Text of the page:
Posts Tagged ‘Global Forest Expert Panels – GFEP’

Fighting Wildlife Crime by Fighting Illegal Timber Trade

Rapid Response to Illegal Timber Trade – Global Assessment Under Way

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The theme of this year’s World Environment Day (WED), celebrated on 5 June 2016, is: “The Illegal Trade in Wildlife”. As timber and timber products fall into this very category, this is bringing a hot topic of forestry into the limelight: illegal timber logging. While there is plenty of scientific literature on this subject, a systematic assessment and synthesis has so far been lacking. Now the Global Forest Expert Panels (GFEP), an initiative in the Collaborative Partnership on Forests (CPF) under the coordination of IUFRO, is tackling this task in a Rapid Response Assessment on Illegal Timber Trade.

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Spotlight #30 – Forests: Food for thought – and nourishment

Forests: Food for thought – and nourishment

 

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Cashew nuts, Brazil (photo by PJ Stephenson)

Cashew nuts, Brazil (photo by PJ Stephenson)

A report that analyses the complicated, intertwined and often oppositional philosophies, land uses and governance regimes that comprise the forest-food nexus, will help inform deliberations as the United Nations Forum on Forests develops a 15-year roadmap for international forest policy.

At the heart of the new report is the understanding that forests and trees cannot, by themselves, replace the role of agriculture, but they are critically important to food security and nutrition.

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Can REDD+ Achieve Conservation, Livelihoods and Climate Change Mitigation Goals?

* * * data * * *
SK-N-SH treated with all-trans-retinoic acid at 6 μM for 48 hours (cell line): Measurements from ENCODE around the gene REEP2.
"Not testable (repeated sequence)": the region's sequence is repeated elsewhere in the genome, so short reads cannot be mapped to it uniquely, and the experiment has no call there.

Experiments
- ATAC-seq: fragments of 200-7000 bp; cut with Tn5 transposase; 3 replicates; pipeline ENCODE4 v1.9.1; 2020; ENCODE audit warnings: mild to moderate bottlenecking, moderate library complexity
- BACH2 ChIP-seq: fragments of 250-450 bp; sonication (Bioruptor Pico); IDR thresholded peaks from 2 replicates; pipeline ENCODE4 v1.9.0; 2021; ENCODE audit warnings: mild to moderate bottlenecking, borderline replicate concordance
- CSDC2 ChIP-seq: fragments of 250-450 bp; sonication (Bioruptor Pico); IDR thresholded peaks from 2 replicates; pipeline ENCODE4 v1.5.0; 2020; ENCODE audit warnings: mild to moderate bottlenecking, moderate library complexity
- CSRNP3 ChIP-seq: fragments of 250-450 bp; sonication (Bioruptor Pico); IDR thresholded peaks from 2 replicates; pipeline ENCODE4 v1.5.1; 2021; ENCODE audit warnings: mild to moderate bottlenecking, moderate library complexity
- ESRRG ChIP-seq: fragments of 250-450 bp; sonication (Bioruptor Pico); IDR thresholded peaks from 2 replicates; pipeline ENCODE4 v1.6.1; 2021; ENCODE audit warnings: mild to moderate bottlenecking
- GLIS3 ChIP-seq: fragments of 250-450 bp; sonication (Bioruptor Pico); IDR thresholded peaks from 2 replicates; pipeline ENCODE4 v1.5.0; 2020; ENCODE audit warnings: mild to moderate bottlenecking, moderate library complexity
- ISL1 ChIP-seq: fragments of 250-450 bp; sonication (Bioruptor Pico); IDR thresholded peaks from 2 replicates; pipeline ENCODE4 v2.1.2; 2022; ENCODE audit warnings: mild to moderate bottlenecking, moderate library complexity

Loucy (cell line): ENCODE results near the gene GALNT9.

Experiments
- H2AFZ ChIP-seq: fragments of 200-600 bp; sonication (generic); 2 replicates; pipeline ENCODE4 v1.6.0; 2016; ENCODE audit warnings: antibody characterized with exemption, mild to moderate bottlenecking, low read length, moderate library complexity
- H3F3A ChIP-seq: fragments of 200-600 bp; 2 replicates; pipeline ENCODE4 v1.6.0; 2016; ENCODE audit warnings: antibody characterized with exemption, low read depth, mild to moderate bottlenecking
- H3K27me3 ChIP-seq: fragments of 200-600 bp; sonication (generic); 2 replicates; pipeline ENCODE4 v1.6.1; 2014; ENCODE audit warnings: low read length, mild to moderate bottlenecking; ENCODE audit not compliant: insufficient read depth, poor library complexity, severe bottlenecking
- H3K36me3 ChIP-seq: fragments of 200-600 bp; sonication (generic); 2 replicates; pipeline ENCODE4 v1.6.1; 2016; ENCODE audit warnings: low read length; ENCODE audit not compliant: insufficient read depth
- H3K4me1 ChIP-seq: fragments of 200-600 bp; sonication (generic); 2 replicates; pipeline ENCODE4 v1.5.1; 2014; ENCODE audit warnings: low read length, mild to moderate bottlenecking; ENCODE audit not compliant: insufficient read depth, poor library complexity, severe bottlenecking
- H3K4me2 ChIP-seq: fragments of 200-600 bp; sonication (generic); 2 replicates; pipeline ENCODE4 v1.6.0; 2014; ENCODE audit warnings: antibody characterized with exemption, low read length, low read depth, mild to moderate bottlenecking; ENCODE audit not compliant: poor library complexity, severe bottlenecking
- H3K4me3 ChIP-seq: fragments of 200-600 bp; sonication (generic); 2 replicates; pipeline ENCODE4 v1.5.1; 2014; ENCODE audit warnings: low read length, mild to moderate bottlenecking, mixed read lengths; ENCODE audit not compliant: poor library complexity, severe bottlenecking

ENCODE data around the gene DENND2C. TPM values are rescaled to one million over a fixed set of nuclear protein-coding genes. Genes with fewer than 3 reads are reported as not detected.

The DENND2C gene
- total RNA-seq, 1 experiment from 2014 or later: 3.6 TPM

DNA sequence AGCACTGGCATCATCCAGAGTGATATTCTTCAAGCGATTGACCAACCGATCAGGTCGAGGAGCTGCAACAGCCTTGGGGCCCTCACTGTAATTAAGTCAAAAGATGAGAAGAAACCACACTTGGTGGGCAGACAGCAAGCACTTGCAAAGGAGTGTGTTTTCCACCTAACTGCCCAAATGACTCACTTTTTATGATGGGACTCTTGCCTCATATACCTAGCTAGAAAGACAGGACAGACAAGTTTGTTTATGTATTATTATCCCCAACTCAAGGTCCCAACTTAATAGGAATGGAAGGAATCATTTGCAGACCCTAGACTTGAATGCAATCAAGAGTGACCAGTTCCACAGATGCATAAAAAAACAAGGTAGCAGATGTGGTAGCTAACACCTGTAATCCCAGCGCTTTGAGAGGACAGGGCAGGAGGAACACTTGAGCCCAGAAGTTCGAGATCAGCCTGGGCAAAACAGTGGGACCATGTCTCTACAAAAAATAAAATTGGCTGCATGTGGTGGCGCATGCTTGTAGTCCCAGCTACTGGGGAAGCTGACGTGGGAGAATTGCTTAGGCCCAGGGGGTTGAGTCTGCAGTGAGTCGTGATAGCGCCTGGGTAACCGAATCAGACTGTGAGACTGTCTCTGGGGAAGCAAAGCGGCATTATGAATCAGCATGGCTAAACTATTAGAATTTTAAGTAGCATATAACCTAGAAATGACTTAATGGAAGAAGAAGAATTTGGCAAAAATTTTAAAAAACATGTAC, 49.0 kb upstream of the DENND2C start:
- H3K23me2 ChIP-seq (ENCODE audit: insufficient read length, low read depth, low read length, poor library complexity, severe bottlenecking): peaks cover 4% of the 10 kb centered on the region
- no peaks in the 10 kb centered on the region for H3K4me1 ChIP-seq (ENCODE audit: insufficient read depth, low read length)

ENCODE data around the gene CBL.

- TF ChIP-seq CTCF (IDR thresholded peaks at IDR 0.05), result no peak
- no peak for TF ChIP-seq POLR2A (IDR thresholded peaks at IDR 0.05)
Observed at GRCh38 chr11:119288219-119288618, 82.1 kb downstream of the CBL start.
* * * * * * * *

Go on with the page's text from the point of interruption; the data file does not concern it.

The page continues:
By John Parrotta (Deputy Coordinator, IUFRO Division 8
) and Lawal Marafa (Chair of the Conference Organizing Committee)

Dealing with uncertainties

"Adopting REDD+" conference (Photo by Lawal Marafa)

“Adopting REDD+” conference (Photo by Lawal Marafa)

REDD+ (reducing greenhouse gas emissions from deforestation and forest degradation, and enhancing forest carbon stocks in developing countries) is an evolving mechanism for climate change mitigation under continued debate within and outside of the UN Framework Convention on Climate Change (UNFCCC). While it has the potential to realize its primary climate change mitigation objective, there is considerable uncertainty regarding its actual or potential impacts on biodiversity, forests and the livelihoods of people in the tropical and sub-tropical forested landscapes where REDD+ implementation is envisaged.

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Understanding Relationships between Biodiversity, Carbon, Forests and People: The Key to Achieving REDD+ Objectives

New GFEP assessment report published as IUFRO World Series 31
Edited by: John A. Parrotta, Christoph Wildburger, Stephanie Mansourian

Forests harbour a major proportion of the world’s terrestrial biodiversity and provide a wide range of vitally important ecosystem services – including carbon sequestration and storage. Deforestation and forest degradation continue to erode biodiversity and the capacity of forest ecosystems to help mitigate climate change and provide the goods and services that sustain livelihoods and human well-being locally, and globally. Reducing greenhouse gas emissions from deforestation and forest degradation, and enhancing forest carbon stocks in developing countries (REDD+) is a proposed mechanism which has the potential to realise its primary objective – climate change mitigation – with variable impacts, positive and negative, on biodiversity, forests and people. REDD+ is complex, its proposed activities and implementation mechanisms not yet clearly defined, and therefore surrounded by uncertainty. Because of its high relevance to climate change mitigation, the conservation and sustainable use of forests and their biological diversity, the Expert Panel on Biodiversity, Forest Management and REDD+ was established by the Collaborative Partnership on Forests in December 2011 to carry out this assessment.